From Isaiah 53:4:
Surely he took up our pain
and bore our suffering
Yesterday a terrible, and entirely unexpected, tragedy befell the city of Boston. I awoke from a nap, suffering from a normal late night of homework, to a handful of text messages from friends and family asking if I was ok (as I live outside of Boston and am downtown often). For the next hours my eyes and mind and heart were filled with images of blood, smoke, and tears. All of America, and likely a great deal of the world, was likewise filled with such painful images.
There are few words that can or should be spoken.
I am reminded of the journey of the Messiah. Isaiah tells us that he bears not only our iniquities, but also our sorrows. I believe that, on the cross, the whole weight of the pain and suffering and sin of this world rested on the shoulders of our blessed Christ.
When the bomb went off, the nails were going into his hands.
When debris cut through limb and skin, the crown of thorns was maiming His head.
The crucified Christ is present in death, pain, and suffering. He has been there and is there.
That is the fullness of His love. Giving up all, to feel the pain of all the suffering of this world with us.
Today is not a day for easy answers. Today is not a day for a faith that glosses over the anger and incredulity. Today is not a day to have a comforting, padded, faith of denial. Today is a day to present all that we are to the presence of the crucified Christ; even if all we have is anger, silence, and confusion. He knows. He was there, on the cross - He felt all those things.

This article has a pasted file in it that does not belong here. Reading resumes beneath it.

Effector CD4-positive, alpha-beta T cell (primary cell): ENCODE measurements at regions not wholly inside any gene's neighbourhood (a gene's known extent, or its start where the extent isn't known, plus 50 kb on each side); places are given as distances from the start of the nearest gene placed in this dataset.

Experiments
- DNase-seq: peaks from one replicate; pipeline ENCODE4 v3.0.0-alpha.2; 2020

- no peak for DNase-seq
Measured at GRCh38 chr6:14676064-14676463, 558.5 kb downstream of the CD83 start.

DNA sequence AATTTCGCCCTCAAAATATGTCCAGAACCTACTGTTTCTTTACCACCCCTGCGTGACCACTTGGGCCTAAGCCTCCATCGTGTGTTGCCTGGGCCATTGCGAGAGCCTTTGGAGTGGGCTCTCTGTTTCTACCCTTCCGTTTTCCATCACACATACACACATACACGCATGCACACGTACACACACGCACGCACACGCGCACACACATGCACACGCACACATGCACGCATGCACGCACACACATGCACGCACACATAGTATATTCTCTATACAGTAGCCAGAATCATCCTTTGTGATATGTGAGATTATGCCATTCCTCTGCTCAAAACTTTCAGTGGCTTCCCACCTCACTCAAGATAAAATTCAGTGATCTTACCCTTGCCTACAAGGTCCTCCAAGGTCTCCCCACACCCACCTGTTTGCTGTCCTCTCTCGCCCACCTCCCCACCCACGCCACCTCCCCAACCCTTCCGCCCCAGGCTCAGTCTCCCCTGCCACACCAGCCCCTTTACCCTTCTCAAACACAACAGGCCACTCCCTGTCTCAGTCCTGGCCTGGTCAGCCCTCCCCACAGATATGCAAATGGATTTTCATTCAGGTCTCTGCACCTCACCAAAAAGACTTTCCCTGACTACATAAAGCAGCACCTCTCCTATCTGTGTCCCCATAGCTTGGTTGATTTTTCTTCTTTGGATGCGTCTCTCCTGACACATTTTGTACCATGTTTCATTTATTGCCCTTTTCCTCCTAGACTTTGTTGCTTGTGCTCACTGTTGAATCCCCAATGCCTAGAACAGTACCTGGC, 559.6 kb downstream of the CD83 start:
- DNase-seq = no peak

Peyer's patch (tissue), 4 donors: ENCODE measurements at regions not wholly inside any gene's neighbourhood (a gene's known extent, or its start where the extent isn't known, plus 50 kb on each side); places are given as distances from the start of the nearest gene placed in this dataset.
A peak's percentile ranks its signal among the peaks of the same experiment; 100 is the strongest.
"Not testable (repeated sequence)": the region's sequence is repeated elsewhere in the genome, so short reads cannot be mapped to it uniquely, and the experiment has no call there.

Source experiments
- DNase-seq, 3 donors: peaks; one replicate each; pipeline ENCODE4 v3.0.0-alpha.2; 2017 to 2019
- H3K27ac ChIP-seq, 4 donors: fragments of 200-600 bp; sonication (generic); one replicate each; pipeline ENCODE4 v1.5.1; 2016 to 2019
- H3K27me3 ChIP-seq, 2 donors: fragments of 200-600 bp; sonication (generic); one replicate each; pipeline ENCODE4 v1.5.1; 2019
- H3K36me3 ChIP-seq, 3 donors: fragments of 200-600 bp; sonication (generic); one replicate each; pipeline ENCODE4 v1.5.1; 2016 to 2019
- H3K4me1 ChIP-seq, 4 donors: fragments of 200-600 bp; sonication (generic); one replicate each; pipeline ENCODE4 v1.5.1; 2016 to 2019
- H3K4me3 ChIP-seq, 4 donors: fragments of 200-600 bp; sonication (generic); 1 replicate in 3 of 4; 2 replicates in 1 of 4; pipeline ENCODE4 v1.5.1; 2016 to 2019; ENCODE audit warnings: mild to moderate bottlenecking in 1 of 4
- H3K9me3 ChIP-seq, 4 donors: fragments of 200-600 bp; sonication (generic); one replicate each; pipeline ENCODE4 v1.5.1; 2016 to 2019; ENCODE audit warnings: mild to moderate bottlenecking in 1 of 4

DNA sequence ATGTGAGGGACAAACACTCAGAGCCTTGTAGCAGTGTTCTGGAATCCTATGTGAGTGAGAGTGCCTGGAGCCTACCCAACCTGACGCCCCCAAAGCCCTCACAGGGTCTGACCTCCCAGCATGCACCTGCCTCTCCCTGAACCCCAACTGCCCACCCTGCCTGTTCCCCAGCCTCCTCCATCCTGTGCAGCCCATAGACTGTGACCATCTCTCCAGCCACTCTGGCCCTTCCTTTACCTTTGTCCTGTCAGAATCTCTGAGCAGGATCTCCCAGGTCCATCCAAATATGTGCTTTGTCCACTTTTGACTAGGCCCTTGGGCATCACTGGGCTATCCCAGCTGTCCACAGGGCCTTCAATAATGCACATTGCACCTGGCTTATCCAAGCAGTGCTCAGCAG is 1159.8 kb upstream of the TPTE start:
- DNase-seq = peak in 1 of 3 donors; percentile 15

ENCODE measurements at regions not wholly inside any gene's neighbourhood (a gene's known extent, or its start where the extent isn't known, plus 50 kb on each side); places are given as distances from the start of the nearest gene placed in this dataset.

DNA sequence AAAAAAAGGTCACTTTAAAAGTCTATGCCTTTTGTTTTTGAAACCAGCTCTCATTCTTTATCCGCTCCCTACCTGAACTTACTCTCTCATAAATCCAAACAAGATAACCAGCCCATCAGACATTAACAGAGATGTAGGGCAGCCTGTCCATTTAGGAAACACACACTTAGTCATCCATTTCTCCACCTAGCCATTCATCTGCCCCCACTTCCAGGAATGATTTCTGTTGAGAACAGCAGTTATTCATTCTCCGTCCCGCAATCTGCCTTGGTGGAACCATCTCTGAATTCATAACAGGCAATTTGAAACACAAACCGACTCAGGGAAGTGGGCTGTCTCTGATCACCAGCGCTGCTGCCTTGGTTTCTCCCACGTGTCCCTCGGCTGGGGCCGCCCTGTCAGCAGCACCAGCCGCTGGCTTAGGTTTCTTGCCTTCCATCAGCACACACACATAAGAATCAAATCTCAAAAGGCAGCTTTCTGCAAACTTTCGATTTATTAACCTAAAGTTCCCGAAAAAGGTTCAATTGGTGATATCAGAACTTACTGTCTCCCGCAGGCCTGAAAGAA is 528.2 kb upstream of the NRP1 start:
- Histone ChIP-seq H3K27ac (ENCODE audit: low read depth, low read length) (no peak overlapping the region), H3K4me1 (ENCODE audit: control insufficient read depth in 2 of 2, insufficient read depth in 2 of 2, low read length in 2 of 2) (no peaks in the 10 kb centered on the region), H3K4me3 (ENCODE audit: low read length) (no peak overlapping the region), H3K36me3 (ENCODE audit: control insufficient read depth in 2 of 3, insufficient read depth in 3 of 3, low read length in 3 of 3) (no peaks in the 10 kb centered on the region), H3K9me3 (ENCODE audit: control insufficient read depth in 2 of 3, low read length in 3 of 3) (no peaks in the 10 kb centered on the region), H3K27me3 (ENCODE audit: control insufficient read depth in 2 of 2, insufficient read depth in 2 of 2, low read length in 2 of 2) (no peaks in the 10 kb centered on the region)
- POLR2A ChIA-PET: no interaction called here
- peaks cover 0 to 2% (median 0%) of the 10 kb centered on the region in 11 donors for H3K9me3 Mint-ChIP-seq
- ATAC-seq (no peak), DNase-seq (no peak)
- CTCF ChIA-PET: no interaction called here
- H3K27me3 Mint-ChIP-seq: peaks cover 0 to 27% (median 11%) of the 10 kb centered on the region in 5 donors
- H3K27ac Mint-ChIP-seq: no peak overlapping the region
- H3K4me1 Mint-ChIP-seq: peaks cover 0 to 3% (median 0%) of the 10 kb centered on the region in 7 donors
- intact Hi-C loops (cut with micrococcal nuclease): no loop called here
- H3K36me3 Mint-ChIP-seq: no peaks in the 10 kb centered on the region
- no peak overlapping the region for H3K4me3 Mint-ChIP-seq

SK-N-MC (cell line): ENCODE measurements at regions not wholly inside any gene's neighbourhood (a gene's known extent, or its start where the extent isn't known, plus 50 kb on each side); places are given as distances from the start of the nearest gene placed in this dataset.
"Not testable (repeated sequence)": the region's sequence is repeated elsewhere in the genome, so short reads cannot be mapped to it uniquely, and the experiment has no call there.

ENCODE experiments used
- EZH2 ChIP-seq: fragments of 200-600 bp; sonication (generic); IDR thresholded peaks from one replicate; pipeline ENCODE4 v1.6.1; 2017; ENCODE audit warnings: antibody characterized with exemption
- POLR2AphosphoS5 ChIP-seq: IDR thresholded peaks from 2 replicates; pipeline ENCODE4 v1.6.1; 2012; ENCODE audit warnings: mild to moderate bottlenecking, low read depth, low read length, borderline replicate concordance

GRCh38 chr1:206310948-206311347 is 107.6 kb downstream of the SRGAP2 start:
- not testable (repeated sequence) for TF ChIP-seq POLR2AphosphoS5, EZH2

I pray that believers who are near to Boston, as I am, will be the incarnate Christ in this city; the incarnate Christ who stands in solidarity with the suffering and the brokenhearted. The Christ who is not theologizing, but moaning in pain, screaming on the cross along with all who suffer.
As we wait for details, I pray that we would be kept from jumping to conclusions about who committed these awful crimes, or why. And I pray that the information we learn, much less our speculation, would not fuel prejudice or dangerous anger. This is indeed a time for anger. It is a time to mourn. We are in pain over abhorrent evil, and right to be so. But, regardless what we learn about what happened, my prayer is that the God of peace would keep us all from allowing hate and anger and darkness to win the day - for that is the great desire of the evil one.
I pray that the Church would stand as an example of peace, forgiveness, and reconciliation. May the love, forgiveness, and peace of Christ be in our hearts, and in our hands.
But many of those questions are for tomorrow. Now we mourn, and meditate on the crucified Christ who is present with all those who suffer today. We, as the body of Christ, mourn in the full agony. We are in Him, and He is in us - and He is with them.
Christ, may your Eucharistic presence be known - may it be known that you are broken with the brokenhearted on this day.
"Those who come close to people in pain, naturally draw near to God, because God is always by the side of His children who are in pain." -Elder Paisios.